Don't be a crocodile: The importance of correct breathing.
Did you know that crocodiles breathe in but they hardly breathe out? For a croc this is not an issue, but for humans, breath holding is not such a good idea- so time to snap out of it.
" If you don't own breathing, you don't own movement"- Karel Lewit
I first heard these words whilst on a spinal manipulation course in 2010. I hope after reading on, the importance of these wise words will become much clearer to you.
This blog will provide an overview of the most common forms of biomechanical breathing dysfunctions, the signs to look for and some of the reasons why it is important to improve breathing function for musculoskeletal complaints. (Remember- the biochemical and psychophysiological aspects of breathing should always be considered- but that is a topic for another time).
Lets get started......
What is 'normal' functional breathing?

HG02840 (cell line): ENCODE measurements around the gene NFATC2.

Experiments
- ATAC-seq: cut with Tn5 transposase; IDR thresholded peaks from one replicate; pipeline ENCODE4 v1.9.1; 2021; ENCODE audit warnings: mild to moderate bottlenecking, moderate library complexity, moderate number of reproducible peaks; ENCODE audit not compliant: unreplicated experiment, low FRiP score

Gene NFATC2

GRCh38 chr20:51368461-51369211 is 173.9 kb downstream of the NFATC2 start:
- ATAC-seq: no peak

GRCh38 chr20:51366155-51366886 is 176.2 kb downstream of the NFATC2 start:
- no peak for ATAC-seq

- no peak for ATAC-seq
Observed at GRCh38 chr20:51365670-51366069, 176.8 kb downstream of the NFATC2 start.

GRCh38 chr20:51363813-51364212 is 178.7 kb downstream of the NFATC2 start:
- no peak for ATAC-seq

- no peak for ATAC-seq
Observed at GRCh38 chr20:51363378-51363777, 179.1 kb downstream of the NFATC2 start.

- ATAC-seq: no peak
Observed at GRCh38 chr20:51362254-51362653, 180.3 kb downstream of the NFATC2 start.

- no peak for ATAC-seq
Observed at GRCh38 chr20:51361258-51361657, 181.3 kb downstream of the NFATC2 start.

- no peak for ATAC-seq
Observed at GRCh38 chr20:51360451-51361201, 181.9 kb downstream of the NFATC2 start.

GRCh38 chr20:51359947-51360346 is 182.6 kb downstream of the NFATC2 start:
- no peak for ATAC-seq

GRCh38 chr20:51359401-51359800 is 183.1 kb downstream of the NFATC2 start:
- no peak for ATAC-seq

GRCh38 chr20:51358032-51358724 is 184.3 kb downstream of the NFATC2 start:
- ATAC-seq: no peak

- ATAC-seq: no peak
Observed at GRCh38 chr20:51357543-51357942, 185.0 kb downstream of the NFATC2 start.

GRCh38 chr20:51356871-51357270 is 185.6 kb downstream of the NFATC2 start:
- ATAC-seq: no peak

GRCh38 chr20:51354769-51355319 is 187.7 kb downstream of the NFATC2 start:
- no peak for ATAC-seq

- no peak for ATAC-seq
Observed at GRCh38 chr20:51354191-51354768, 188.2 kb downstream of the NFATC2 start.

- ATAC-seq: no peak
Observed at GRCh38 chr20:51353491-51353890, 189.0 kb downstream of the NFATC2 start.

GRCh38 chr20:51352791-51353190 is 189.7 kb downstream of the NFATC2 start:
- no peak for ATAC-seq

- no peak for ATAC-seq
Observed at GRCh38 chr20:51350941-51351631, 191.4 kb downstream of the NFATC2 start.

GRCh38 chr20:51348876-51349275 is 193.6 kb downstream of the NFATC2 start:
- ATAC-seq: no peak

Normal breathing (at rest) should occur both from the abdomen and from the chest, we should be able to feel a nice even expansion up and out during inspiration (breathing in) and the opposite on expiration (breathing out).
Why is optimal breathing so important?
- Builds intra-abdominal pressure
- Improves spinal stabilisation
- Assists with postural dysfunction by improving the alignment of the trunk and spine which in turn helps alignment of the limbs
- Decreases accessory muscle activity- this will help to lessen global rigidity and stiffness, especially in muscles attaching to the shoulders, hips, neck and trunk
- Assists in pain reduction by improving oxygenation of the body
- Activates the parasympathetic nervous system and down regulates the sympathetic nervous system- it has been proven that it is easier to learn new movements when the sympathetic nervous system is quietened
- Allows better control over our breathing